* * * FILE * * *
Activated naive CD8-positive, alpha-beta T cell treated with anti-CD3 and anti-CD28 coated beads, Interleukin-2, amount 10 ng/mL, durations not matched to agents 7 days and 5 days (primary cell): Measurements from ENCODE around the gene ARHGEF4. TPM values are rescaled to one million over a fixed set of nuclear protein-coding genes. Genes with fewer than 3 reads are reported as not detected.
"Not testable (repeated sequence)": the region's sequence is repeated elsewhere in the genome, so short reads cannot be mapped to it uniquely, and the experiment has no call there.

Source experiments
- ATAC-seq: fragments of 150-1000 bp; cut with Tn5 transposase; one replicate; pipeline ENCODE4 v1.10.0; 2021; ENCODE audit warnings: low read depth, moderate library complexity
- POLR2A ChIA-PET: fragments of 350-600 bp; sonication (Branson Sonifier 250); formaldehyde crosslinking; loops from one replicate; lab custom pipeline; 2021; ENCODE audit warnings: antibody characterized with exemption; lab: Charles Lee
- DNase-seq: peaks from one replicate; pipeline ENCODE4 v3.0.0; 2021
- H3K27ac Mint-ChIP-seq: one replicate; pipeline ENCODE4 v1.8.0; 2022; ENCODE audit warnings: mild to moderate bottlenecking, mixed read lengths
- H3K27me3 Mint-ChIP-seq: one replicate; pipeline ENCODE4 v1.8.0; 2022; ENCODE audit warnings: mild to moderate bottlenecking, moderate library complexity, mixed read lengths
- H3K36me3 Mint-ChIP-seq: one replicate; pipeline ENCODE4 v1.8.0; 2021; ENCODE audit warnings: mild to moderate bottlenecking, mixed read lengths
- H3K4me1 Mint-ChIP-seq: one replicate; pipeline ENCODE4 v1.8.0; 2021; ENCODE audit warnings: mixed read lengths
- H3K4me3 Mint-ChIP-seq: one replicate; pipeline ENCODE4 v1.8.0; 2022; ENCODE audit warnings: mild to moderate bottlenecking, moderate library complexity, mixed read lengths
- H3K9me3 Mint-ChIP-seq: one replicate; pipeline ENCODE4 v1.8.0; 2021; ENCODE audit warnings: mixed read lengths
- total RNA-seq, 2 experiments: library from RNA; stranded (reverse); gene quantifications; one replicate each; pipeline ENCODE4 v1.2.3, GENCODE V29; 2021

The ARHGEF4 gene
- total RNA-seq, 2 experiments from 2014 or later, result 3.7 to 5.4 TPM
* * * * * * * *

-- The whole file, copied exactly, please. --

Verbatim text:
Activated naive CD8-positive, alpha-beta T cell treated with anti-CD3 and anti-CD28 coated beads, Interleukin-2, amount 10 ng/mL, durations not matched to agents 7 days and 5 days (primary cell): Measurements from ENCODE around the gene ARHGEF4. TPM values are rescaled to one million over a fixed set of nuclear protein-coding genes. Genes with fewer than 3 reads are reported as not detected.
"Not testable (repeated sequence)": the region's sequence is repeated elsewhere in the genome, so short reads cannot be mapped to it uniquely, and the experiment has no call there.

Source experiments
- ATAC-seq: fragments of 150-1000 bp; cut with Tn5 transposase; one replicate; pipeline ENCODE4 v1.10.0; 2021; ENCODE audit warnings: low read depth, moderate library complexity
- POLR2A ChIA-PET: fragments of 350-600 bp; sonication (Branson Sonifier 250); formaldehyde crosslinking; loops from one replicate; lab custom pipeline; 2021; ENCODE audit warnings: antibody characterized with exemption; lab: Charles Lee
- DNase-seq: peaks from one replicate; pipeline ENCODE4 v3.0.0; 2021
- H3K27ac Mint-ChIP-seq: one replicate; pipeline ENCODE4 v1.8.0; 2022; ENCODE audit warnings: mild to moderate bottlenecking, mixed read lengths
- H3K27me3 Mint-ChIP-seq: one replicate; pipeline ENCODE4 v1.8.0; 2022; ENCODE audit warnings: mild to moderate bottlenecking, moderate library complexity, mixed read lengths
- H3K36me3 Mint-ChIP-seq: one replicate; pipeline ENCODE4 v1.8.0; 2021; ENCODE audit warnings: mild to moderate bottlenecking, mixed read lengths
- H3K4me1 Mint-ChIP-seq: one replicate; pipeline ENCODE4 v1.8.0; 2021; ENCODE audit warnings: mixed read lengths
- H3K4me3 Mint-ChIP-seq: one replicate; pipeline ENCODE4 v1.8.0; 2022; ENCODE audit warnings: mild to moderate bottlenecking, moderate library complexity, mixed read lengths
- H3K9me3 Mint-ChIP-seq: one replicate; pipeline ENCODE4 v1.8.0; 2021; ENCODE audit warnings: mixed read lengths
- total RNA-seq, 2 experiments: library from RNA; stranded (reverse); gene quantifications; one replicate each; pipeline ENCODE4 v1.2.3, GENCODE V29; 2021

The ARHGEF4 gene
- total RNA-seq, 2 experiments from 2014 or later, result 3.7 to 5.4 TPM